Sunday, October 16, 2011

Occupying Wall Street and Tiananmen Square

The movement of "Occupying Wall Street" reminded me a lot of the Tiananmen Square in Beijing in 1989.

There were many similarities and differences.  Since I was in college then, and participated the sit-in for about 24 hours in late May that year, I have personal memory to abet my analysis below.

First, let's see the still developing and forming movement of the "Occupying Wall Street".  According to, the de facto online resource for the ongoing protests happening on Wall Street,
Occupy Wall Street is a horizontally organized resistance movement employing the revolutionary Arab Spring tactic to restore democracy in America. We use a tool known as a "people's assembly" to facilitate collective decision making in an open, participatory and non-binding manner. We call ours the NYC General Assembly and we welcome people from all colors, genders and beliefs to attend our daily assemblies. 
It is fair to say, that the economic woes, amongst the young people in particular, were the immediate triggers behind the "Arab Spring" and "Occupying Wall Street" (OWS), either one blame this condition on ruthless despots in Mideast, or greedy bankers sucking blood on the nation and the middle class and the poor in the US, aided by political structures to maintain the status quo profitable for a handful few - perhaps not just the top 1%, as argued by economist Paul Krugman.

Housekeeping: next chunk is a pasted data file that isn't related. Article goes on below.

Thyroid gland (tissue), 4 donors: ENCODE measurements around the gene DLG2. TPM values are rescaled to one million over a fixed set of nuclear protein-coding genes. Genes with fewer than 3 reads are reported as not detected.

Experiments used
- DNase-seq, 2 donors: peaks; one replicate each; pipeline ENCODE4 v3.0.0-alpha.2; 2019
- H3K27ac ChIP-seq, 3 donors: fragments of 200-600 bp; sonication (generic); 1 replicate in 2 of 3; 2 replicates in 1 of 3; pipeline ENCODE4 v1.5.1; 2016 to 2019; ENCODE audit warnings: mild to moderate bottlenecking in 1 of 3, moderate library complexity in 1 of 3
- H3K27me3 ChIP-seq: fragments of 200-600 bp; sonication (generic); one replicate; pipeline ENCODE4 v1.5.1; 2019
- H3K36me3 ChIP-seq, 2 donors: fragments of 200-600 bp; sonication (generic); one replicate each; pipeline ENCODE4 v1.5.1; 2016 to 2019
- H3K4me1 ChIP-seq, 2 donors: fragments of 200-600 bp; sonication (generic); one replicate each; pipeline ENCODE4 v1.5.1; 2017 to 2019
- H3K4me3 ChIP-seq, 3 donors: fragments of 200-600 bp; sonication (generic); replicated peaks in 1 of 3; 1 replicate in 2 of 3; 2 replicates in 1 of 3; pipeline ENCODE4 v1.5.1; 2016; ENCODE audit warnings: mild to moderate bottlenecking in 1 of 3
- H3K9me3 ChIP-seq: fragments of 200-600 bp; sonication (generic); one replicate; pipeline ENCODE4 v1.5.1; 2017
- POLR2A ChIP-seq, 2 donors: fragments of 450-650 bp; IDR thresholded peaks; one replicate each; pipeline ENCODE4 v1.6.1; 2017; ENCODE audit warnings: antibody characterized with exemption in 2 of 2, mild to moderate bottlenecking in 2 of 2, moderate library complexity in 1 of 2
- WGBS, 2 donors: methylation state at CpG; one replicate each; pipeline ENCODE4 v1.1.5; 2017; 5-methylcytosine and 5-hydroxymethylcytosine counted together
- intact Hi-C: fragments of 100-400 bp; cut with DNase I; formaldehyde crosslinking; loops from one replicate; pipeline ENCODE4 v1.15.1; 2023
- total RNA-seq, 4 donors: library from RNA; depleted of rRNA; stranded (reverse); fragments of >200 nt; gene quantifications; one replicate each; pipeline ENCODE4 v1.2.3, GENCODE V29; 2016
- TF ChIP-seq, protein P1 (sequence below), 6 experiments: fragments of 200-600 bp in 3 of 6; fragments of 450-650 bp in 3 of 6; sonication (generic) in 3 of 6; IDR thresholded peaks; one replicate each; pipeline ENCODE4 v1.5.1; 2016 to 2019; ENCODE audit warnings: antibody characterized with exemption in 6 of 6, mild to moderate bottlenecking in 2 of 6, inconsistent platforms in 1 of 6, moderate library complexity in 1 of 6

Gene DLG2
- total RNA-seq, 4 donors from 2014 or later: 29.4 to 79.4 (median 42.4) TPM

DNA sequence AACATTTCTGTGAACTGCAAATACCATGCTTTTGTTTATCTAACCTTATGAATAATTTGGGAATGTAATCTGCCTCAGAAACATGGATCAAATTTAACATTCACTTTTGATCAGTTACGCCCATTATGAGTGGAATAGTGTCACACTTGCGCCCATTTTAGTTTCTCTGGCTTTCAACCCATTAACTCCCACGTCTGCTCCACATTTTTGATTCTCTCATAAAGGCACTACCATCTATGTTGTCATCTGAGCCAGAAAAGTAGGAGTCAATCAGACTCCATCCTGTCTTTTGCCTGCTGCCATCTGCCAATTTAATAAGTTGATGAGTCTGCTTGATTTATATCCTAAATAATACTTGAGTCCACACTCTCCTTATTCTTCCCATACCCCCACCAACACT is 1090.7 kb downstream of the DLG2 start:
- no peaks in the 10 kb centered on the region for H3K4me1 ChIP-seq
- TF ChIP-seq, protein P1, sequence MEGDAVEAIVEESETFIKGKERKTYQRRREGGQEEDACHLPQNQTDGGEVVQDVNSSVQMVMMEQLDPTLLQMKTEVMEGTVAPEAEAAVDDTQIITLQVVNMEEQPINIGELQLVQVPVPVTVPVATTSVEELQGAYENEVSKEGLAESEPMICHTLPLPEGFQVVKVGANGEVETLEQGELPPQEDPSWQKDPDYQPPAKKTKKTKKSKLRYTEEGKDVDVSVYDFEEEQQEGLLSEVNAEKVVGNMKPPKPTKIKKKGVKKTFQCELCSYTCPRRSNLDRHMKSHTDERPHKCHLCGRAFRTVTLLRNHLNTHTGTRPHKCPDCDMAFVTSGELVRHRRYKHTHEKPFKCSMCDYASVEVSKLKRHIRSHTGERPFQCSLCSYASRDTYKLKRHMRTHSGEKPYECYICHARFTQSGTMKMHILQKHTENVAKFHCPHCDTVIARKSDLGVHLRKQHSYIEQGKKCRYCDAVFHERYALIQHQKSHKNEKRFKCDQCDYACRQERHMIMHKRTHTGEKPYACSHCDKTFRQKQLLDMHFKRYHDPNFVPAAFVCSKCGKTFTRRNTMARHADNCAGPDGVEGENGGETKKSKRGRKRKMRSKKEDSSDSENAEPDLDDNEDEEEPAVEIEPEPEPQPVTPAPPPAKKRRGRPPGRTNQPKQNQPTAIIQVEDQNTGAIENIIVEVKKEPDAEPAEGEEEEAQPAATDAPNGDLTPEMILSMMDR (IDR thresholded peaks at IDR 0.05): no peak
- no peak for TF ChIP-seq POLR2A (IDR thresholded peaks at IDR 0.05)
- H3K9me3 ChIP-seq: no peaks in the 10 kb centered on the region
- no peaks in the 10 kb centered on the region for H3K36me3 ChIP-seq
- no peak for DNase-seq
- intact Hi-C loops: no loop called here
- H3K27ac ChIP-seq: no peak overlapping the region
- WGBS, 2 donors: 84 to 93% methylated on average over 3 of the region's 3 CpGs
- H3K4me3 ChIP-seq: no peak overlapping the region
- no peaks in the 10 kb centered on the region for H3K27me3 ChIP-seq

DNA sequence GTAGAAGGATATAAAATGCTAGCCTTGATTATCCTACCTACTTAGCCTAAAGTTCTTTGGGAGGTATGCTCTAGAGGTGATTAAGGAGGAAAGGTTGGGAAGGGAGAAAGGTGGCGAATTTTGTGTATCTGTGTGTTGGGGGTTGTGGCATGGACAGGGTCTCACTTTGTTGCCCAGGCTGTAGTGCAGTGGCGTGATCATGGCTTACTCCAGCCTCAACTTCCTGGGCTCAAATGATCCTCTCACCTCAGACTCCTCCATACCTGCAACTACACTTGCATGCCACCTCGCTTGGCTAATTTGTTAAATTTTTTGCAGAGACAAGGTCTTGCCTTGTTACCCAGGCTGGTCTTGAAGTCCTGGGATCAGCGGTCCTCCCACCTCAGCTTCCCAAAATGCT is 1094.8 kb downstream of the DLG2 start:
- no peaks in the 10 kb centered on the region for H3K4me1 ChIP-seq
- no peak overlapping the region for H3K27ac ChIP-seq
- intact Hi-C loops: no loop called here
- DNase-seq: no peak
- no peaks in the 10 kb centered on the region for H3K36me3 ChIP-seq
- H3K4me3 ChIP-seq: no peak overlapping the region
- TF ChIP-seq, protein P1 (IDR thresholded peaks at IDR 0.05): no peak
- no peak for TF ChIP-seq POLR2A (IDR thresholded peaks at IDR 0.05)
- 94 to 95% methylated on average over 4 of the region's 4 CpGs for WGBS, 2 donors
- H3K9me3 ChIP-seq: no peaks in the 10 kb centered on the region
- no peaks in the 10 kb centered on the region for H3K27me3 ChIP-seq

The current unemployment rate is really high and it is much higher amongst the young people.  The unemployed, in general, are not to be blamed for their conditions.  It was the greedy Wall Street bankers, recklessly drove the nation and the world to the brink of collapse, aided again and again by the political establishments from both parties and bailed out by the government who labeled them "too big to [allow] fail".

In 1989, when Chinese students hit the streets and occupied Tiananmen Square in Beijing, they were motivated by both a demand for better economic future for themselves, and an open, democratic system which would reverse the economic foe they were facing upon graduation.  Since late 1980s, the income amongst intellectuals in China was seriously behind labors and the resentments amongst college students were extremely high, since they were confronted with the reality that their salaries would be much lower than their allowances their parents gave them while in colleges.  Just like here, it was the political structure created such unstable and unacceptable situation for people, therefore the youths rebelled.

Thus the similarity.

There is a major difference.  In 1989, the student movement had a clear leadership circle, who made many concrete demands which could be implemented, amongst the general calls for democracy, while OWS seems somewhat headless and made no concrete demands.